3 buildings capture design awards

One has the feel of an old schoolhouse. Another retains the grandeur of historic Mount Vernon. A third reflects the creativity of Maryland's largest fine arts institute.

All three are residential projects in Baltimore, and all three have been judged to be among the area's best buildings. The Barrister Court apartments in Washington Village, the Peabody Inn in Mount Vernon, and The Commons, a student housing complex in Bolton Hill, were chosen to receive honor awards in the 1993 design awards competition.


Sponsored by the Baltimore chapter of the American Institute of Architects, the competition drew 67 entries.

A grand winner will be announced at an awards ceremony Oct. 22 from 6 p.m. to 11 p.m. at Bryn Mawr School. Another seven projects won merit awards.


Selected by Philadelphia architects Peter Bohlin, Alan Greenberger and Susan Maxman, this year's top winners underscore the wide range of opportunities for architects in housing design, even in recessionary times.

They also reflect a national trend in which design juries are honoring small-scaled, socially conscious work.

In Baltimore, the 32-unit Barrister Court apartment building at 1300 Washington Blvd. represented an effort by Cho, Wilks & Benn Architects and developer Bettyjean Murphy to convert an 1896 school to affordable housing without losing its "schoolhouse feel." Design team members included George Holback, Jillian Storms and Jim Mills. James W. Miller Inc. was the contractor.

The Peabody Inn, by Murphy & Dittenhafer, is another example of sensitive historic preservation on a tight budget. Four vacant townhouses at 601-607 N. Charles St. were converted to an inn for the International Elderhostel program.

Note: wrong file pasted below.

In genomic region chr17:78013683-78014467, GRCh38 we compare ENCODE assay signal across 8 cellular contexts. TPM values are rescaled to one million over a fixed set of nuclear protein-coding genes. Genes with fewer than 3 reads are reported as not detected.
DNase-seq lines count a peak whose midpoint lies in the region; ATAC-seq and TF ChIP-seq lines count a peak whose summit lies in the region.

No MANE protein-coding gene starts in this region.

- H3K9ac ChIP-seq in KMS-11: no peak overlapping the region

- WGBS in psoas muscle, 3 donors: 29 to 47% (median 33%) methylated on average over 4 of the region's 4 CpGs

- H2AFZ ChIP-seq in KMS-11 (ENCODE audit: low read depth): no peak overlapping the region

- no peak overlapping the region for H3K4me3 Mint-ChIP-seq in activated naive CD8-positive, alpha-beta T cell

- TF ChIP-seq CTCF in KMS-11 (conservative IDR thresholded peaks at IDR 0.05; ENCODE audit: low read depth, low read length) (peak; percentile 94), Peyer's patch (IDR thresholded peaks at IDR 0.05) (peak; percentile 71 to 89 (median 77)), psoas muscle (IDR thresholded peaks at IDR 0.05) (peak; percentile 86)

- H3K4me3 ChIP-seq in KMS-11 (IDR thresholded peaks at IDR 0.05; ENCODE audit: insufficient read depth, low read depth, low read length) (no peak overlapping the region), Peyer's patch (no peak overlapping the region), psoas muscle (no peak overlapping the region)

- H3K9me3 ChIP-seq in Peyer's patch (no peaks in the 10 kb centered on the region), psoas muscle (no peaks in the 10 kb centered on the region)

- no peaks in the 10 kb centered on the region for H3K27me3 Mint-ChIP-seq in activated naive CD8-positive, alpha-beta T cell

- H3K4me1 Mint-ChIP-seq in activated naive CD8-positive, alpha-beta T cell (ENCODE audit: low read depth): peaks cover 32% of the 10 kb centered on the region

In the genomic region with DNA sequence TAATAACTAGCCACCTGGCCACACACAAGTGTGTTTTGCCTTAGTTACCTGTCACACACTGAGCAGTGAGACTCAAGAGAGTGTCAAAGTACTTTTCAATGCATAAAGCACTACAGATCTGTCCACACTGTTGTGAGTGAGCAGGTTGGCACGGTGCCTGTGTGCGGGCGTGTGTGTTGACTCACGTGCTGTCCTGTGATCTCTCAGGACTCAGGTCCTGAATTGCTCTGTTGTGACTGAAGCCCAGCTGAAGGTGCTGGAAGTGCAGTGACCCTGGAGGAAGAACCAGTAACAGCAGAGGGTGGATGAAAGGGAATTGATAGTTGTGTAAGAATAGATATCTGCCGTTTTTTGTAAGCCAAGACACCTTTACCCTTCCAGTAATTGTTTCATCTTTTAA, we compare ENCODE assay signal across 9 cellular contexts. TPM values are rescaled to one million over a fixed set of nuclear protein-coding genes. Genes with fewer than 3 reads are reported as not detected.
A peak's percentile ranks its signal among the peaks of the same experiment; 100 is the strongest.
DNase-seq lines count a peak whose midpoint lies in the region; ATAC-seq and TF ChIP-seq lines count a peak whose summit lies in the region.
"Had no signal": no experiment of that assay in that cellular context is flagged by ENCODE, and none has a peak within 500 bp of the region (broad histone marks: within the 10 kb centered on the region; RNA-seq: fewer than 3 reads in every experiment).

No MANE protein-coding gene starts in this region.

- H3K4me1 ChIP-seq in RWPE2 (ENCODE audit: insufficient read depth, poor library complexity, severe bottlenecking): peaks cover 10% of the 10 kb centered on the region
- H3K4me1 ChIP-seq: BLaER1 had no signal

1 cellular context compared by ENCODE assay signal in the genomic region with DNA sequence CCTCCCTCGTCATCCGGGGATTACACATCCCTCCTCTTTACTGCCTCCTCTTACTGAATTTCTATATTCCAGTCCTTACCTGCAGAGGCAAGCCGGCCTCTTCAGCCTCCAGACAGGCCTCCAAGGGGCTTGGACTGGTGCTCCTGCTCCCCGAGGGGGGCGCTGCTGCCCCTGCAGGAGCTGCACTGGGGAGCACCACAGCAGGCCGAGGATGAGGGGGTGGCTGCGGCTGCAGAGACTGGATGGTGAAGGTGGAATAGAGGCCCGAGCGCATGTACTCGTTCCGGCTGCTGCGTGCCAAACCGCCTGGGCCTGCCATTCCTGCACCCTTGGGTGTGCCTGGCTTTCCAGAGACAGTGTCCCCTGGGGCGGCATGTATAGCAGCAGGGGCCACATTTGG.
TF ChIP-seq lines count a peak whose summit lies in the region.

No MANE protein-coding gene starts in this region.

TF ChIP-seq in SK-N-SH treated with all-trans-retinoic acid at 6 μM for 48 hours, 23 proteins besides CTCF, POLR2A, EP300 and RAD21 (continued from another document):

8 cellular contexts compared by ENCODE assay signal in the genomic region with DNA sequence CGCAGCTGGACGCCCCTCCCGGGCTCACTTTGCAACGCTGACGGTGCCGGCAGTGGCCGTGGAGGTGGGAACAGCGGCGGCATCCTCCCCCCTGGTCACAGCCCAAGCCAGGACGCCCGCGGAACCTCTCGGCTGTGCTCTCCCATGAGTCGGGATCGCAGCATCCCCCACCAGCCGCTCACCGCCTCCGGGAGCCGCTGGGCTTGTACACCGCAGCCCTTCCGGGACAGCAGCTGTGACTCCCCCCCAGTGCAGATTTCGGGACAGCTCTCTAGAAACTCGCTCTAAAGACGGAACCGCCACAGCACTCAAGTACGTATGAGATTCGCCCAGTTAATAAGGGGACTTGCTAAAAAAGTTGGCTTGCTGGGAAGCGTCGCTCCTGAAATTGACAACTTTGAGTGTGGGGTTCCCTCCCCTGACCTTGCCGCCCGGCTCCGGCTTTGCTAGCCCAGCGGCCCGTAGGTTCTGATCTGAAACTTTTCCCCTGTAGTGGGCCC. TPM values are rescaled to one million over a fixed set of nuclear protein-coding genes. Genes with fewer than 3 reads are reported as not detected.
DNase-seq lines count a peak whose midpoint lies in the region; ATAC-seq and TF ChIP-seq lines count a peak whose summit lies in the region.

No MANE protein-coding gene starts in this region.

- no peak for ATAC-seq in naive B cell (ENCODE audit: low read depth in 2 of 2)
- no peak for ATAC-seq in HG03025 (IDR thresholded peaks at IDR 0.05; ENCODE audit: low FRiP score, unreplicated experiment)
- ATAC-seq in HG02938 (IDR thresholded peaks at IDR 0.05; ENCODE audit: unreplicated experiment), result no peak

The architect's solution was to keep the Charles Street side of the buildings intact but to open up the back of the row to become a new front door for the 96-bed inn. Design team members included Michael Murphy, Frank Dittenhafer, Todd Grove, James Sutner and Arnie Russo. Struever Bros., Eccles & Rouse was the contractor.

The 350-bed Commons at 120 McMechen St. was the first new building constructed by Maryland Institute since 1907. Schamu, Machowski, Doo & Associates fit the new housing into the Bolton Hill historic district while expressing the individuality of an arts school. Design team members included Peter Doo, Frank Sica, Keith Scott, Vonda Alberson, Mark Demshak, Jeffrey Gay, and Christy Rice. Roy Kirby & Sons was the general contractor.


Planning and Urban Design


*Sports Center USA plan for Pier 4 Power Plant. Architect: Design Collective. Client: Sports Center USA.

Unbuilt projects

* Coastal Research and Environmental Geochemistry Center, Solomons. Architect: Ayers Saint Gross Inc. Client: University of Maryland.

* White Hall, a private residence in Betterton. Architect: Beard Warwick Cornell Associates. Client: Kenneth Warwick.

Built projects

* Carroll County Library and Senior Center, Mount Airy. Architect: Cho, Wilks & Benn. Client: Carroll County. Contractor: P.J. Scarpulla Inc.


* Goucher College Admissions Office, Towson. Architect: Cho, Wilks & Benn. Client: Goucher College. Contractor: P.J. Scarpulla Inc.

* Greater Baltimore Medical Center Obstetrics/Acute Care Expansion. Architect: RTKL Associates Inc. Client: GBMC. Contractor: J. Vinton Schafer & Sons.

* Orchard Street Church. Architects: Kelly, Clayton & Mojzisek Architects with Anthony N. Johns Jr. Client: Baltimore Urban League. Contractor: Struever Bros., Eccles & Rouse Inc.